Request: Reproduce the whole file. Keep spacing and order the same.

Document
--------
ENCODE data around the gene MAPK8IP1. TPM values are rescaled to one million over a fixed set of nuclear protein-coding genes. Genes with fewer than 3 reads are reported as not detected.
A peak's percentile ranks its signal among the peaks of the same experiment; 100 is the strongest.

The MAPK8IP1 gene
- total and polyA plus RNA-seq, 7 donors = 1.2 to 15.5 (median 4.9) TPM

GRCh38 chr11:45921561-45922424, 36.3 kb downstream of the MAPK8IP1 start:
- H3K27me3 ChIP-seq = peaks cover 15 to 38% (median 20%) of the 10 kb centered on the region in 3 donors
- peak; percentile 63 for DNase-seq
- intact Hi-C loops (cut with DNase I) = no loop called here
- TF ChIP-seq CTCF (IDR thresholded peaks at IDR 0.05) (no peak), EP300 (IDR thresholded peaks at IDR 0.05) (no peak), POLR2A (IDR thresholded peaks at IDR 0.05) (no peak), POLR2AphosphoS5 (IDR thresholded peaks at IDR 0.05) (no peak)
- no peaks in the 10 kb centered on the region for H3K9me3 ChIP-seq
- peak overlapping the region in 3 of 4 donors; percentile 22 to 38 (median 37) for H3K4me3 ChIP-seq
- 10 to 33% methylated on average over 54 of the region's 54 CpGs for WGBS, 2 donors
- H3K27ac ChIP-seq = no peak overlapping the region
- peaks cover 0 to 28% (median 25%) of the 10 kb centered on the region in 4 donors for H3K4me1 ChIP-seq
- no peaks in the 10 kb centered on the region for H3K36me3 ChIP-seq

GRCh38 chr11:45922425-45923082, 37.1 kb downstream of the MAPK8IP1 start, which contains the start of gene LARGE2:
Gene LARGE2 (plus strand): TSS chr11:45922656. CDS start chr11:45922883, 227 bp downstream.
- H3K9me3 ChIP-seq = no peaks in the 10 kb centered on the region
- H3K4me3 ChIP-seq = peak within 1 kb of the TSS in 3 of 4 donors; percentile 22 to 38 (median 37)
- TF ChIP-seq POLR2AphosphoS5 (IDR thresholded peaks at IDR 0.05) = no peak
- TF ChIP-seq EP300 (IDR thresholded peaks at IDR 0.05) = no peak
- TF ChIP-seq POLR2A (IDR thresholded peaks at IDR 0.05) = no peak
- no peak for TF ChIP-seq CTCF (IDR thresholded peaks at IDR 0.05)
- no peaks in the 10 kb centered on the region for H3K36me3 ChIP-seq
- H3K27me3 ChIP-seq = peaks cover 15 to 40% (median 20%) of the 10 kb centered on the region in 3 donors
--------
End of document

ENCODE data around the gene MAPK8IP1. TPM values are rescaled to one million over a fixed set of nuclear protein-coding genes. Genes with fewer than 3 reads are reported as not detected.
A peak's percentile ranks its signal among the peaks of the same experiment; 100 is the strongest.

The MAPK8IP1 gene
- total and polyA plus RNA-seq, 7 donors = 1.2 to 15.5 (median 4.9) TPM

GRCh38 chr11:45921561-45922424, 36.3 kb downstream of the MAPK8IP1 start:
- H3K27me3 ChIP-seq = peaks cover 15 to 38% (median 20%) of the 10 kb centered on the region in 3 donors
- peak; percentile 63 for DNase-seq
- intact Hi-C loops (cut with DNase I) = no loop called here
- TF ChIP-seq CTCF (IDR thresholded peaks at IDR 0.05) (no peak), EP300 (IDR thresholded peaks at IDR 0.05) (no peak), POLR2A (IDR thresholded peaks at IDR 0.05) (no peak), POLR2AphosphoS5 (IDR thresholded peaks at IDR 0.05) (no peak)
- no peaks in the 10 kb centered on the region for H3K9me3 ChIP-seq
- peak overlapping the region in 3 of 4 donors; percentile 22 to 38 (median 37) for H3K4me3 ChIP-seq
- 10 to 33% methylated on average over 54 of the region's 54 CpGs for WGBS, 2 donors
- H3K27ac ChIP-seq = no peak overlapping the region
- peaks cover 0 to 28% (median 25%) of the 10 kb centered on the region in 4 donors for H3K4me1 ChIP-seq
- no peaks in the 10 kb centered on the region for H3K36me3 ChIP-seq

GRCh38 chr11:45922425-45923082, 37.1 kb downstream of the MAPK8IP1 start, which contains the start of gene LARGE2:
Gene LARGE2 (plus strand): TSS chr11:45922656. CDS start chr11:45922883, 227 bp downstream.
- H3K9me3 ChIP-seq = no peaks in the 10 kb centered on the region
- H3K4me3 ChIP-seq = peak within 1 kb of the TSS in 3 of 4 donors; percentile 22 to 38 (median 37)
- TF ChIP-seq POLR2AphosphoS5 (IDR thresholded peaks at IDR 0.05) = no peak
- TF ChIP-seq EP300 (IDR thresholded peaks at IDR 0.05) = no peak
- TF ChIP-seq POLR2A (IDR thresholded peaks at IDR 0.05) = no peak
- no peak for TF ChIP-seq CTCF (IDR thresholded peaks at IDR 0.05)
- no peaks in the 10 kb centered on the region for H3K36me3 ChIP-seq
- H3K27me3 ChIP-seq = peaks cover 15 to 40% (median 20%) of the 10 kb centered on the region in 3 donors